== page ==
Illinois Firm Finds It Can 'Save the Bay' and Factories, Farmers and Towns, Too

In 1987, the governors of Virginia, Maryland, and Pennsylvania joined the Mayor of Washington, D.C., and the administrator of the Environmental Protection Agency to sign the Chesapeake Bay Agreement with the goal of reducing nutrient runoff in the Chesapeake waters Read More

Tech Investing for College

How can you finance a college education for your rugrats? Doing the math for just one child can be fairly intimidating. And for those of you raising a whole tribe of young'uns, it gets downright scary. Tuition and fees... Read More

Enviros' Search for Greens Will Take Them Somewhere Else

It's springtime in America, but for some safety, health, and environmental advocates, Washington looks anything but green. White House-ordered setbacks on allowable arsenic levels in drinking water, eased mining regulations on public lands, and abandoned CO2 emissi Read More

Bells Block Broadband's Roll Out

"It's a common sense behavioral analysis principle that you don't reward somebody for bad behavior," EPIK Communications President John McClellan tells TechCentralStation host James Glassman. The CompTel board member says that proposals to let regional Bell operati Read More

The Good and (Mostly) Bad News on EPA's Toxics Report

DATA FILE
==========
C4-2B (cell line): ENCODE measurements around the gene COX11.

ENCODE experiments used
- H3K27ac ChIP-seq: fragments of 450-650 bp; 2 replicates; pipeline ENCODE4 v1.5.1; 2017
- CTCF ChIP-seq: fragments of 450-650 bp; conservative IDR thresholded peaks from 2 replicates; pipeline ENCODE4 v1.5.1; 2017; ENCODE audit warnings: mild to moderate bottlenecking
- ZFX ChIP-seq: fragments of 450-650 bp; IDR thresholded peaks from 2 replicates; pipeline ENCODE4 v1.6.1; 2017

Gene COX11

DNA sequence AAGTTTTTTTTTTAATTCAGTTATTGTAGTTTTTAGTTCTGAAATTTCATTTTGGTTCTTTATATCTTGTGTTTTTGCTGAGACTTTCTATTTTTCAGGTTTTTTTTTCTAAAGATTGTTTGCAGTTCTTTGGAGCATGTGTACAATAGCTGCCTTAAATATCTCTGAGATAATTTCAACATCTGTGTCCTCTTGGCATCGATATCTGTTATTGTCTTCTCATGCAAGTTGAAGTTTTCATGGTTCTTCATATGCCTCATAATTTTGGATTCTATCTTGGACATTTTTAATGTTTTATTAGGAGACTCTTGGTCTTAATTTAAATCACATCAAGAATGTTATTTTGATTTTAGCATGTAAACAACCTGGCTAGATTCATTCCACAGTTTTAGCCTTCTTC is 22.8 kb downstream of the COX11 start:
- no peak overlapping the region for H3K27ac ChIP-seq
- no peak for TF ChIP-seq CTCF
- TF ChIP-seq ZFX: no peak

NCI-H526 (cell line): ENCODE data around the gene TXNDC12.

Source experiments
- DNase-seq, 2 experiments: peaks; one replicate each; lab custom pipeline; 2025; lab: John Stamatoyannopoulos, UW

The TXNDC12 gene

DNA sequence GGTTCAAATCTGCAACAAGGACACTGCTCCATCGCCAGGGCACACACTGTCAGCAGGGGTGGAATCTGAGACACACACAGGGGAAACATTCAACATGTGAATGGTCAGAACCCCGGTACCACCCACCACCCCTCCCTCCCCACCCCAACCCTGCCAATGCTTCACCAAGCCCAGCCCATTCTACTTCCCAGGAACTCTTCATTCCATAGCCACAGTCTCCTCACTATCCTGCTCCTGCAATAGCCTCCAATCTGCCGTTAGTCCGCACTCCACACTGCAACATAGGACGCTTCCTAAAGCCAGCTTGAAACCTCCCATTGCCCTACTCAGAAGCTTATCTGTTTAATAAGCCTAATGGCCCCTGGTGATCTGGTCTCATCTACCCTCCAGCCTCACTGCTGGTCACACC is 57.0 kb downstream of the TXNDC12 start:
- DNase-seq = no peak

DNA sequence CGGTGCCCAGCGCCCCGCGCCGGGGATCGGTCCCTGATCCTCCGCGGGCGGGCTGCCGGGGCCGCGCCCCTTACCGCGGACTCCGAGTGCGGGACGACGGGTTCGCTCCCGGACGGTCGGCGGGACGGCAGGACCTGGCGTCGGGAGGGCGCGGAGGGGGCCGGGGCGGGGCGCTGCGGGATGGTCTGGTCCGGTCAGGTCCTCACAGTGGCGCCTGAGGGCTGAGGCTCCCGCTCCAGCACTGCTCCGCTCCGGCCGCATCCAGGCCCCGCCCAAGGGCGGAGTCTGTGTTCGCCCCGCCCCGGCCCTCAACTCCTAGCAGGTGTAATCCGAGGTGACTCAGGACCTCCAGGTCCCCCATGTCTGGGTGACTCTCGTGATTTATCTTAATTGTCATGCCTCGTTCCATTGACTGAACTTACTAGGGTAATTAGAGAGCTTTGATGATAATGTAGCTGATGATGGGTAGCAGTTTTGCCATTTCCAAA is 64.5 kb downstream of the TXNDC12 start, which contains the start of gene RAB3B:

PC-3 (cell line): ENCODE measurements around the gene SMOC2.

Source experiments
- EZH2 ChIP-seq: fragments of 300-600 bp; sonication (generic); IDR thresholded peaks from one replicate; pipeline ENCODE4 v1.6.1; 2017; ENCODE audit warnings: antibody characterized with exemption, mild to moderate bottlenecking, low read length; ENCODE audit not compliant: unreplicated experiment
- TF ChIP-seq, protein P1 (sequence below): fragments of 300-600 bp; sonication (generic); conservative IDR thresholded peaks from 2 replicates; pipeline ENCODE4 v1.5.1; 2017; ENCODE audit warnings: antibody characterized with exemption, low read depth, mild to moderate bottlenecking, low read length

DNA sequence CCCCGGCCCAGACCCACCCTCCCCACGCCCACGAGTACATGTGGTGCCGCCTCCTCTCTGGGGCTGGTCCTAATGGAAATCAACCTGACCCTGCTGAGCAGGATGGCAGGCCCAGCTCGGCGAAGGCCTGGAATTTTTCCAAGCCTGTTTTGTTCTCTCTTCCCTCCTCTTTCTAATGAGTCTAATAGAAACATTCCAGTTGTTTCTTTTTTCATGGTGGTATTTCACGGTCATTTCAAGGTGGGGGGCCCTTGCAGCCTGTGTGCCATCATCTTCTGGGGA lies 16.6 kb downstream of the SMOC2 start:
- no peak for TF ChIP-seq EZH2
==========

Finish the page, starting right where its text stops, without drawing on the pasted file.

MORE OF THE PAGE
The U.S. Environmental Protection Agency's recently released 1999 Toxics Release Inventory report contains a lot of good news for those concerned about safety, health, and environmental quality, but some political pressure groups are already spinning the data to s Read More

The Bush Budget

President Bush's first budget is impressive, reasonable, and utterly unsurprising - in other words, exactly what you would expect from listening to the compassionate-conservative themes of his campaign. If he were the right-wing ideologue many critics claim, he wou Read More

China Loses, Taiwan Wins

Former CIA Director James Woolsey tells Defense Central that China "alienated a rather substantial share of the American Congress and the American people." U.S. should respond with "a very generous Taiwan arms-sale package." Defense Central: Did China leverage its Read More

At 40th Anniversary Of Man In Space, Mankind Steps Back Rather Than Leaps Ahead

The 40th anniversary of man in space -- on April 12, 1961, Soviet cosmonaut Yuri Gagarin, aboard Vostok I, made a single orbit around the earth -- reminds us of the many paradoxes of the space age. The dream... Read More

What Now, After the Air Crew's Release?

Four key steps to reinforce the right tone of the whole Bush Administration toward the Chinese government: Appoint someone between George Patton and Ross Perot to the joint U.S.-China commission to investigate the incident. Don't appoint a State Department... Read More

Warning, Congress! Look Before You Leap Into Internet Privacy Thicket

House Majority Leader Richard Armey this week provided some sound advice to his colleagues intent on passing privacy restrictions for the Internet - Let's look at government privacy practices first. Armey noted a litany of abuses by federal agencies, from... Read More

To Revive The New Economy, Release A Chokehold - Break Up The Bells

When is being half right all wrong? When you correctly diagnose the condition but then provide a remedy that could kill the patient. Rep. Billy Tauzin, R La., is making exactly that fatal mistake regarding the nation's telecommunications. In a... Read More

Out In The Bush: Landowners Save The Black Rhino